In our study presented here, cytokine production was assessed in CD4+ and CD8+ cells in the BCG, inactive HU58B-MPT64 and BCG + inactivated HU58B-MPT64 vaccination groups (Fig. 5). The results for CD4+ cytokine production showed undetectable levels of cytokine production in the BCG group, which may be because rMPT64 protein was used for stimulation and MPT64 is not functionally present in this strain of BCG, and may therefore be a poor stimulator (Fig. 5a). The HU58B-MPT64 group showed production of double-positive cells as well as IFNγ+ single cytokine-producing cells. In the BCG + inactive HU58B-MPT64 group, the cytokine-producing populations had two sets of double-positive cells and IFNγ+ and IL2+ single-positive cells. The CD8+ cells in the BCG vaccination group show induction of triple-functional cells, double-positive cells and IL-2+ and TNFα+ single cells (Fig. 5b). The inactive HU58B-MPT64 CD8+ cell populations had two sets of double-positive cells and IFNγ+ and TNFα+ cells. The inactive recombinant spores used in the BCG prime-boost regimen were able to stimulate production of triple-functional cells, IFNγ+ IL-2+ and IL-2+ TNFα+ double-positive cells and all three cytokines separately (Fig. 5a and b). The spores used in the BCG prime-boost regimen showed the widest variety of cytokine-producing cells.
Evaluation of recombinant spores as a TB vaccine
Live HU58B-MPT64 spores were tested in a BCG prime-boost regimen (Fig. 6a and b), and inactivated spores were tested alone as well as in a BCG prime-boost regimen (Fig. 6c and d). Following immunisation, animals were challenged with M. tuberculosis. HU58 spores did not show any significant protection in comparison with PBS. The inactivated HU58B-MPT64 spores did show a significant reduction in bacterial load in comparison with PBS in the lungs, which was comparable with BCG (Fig. 6c), which demonstrates the ability of spores to carry antigens and be able to provide specific protection against infection. There was a reduction in CFU in the spleen in comparison with PBS, although this was not equivalent to BCG. The results seen were variable, and some appeared to be better protected than others, which could be an artefact of the intranasal dosing, which could be improved by aerosolising the formulation in future. The results, however, are promising, and further work could be performed to improve the protection observed.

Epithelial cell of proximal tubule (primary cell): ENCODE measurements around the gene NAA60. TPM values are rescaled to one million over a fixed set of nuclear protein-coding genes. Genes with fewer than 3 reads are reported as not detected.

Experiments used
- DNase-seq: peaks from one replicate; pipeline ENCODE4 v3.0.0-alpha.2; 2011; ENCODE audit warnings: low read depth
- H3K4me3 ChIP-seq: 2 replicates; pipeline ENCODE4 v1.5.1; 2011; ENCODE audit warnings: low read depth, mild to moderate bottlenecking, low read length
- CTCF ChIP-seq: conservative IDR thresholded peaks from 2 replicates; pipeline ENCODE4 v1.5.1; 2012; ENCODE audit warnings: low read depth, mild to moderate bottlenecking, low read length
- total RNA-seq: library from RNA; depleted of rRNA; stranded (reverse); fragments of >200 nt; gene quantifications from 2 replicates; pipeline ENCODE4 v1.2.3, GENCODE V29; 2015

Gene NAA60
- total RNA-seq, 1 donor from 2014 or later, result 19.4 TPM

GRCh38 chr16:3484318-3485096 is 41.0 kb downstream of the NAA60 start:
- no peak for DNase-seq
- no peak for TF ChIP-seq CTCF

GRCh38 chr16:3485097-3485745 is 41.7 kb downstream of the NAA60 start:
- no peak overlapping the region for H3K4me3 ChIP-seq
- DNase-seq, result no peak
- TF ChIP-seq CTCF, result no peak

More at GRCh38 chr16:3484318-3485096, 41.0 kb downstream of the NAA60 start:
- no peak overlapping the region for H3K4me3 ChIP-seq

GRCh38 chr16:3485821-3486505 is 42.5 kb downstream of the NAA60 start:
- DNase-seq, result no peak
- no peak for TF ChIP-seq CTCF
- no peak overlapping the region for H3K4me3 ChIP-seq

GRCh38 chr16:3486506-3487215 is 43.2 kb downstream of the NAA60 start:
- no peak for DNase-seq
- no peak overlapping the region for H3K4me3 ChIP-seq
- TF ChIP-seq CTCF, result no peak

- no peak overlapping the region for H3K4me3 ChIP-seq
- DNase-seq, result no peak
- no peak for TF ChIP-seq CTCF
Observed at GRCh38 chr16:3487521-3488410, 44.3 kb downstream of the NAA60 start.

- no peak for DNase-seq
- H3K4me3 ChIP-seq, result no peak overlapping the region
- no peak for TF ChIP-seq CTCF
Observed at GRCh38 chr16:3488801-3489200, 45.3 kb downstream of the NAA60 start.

In both prime-boost regimens with live and inactive HU58B-MPT64 spores, the bacterial loads were lower in comparison with the HU58 and inactive HU58B-MPT64 spore groups. The BCG + live HU58B-MPT64 spores showed a reduction in M. tuberculosis CFU in the lungs that was significantly lower than PBS (Fig. 6a). There was also a reduction in the spleen CFU in comparison with BCG, which suggested that dissemination of disease was decreased with the addition of the live recombinant spores (Fig. 6b). In the prime-boost regimen with inactive spores, the bacterial load in the lungs was lower than BCG immunised animals (Fig. 6d). The bacterial load in the spleen after immunisation with BCG + inactive HU58B-MPT64 was significantly different in comparison with PBS, but not significantly better than BCG alone.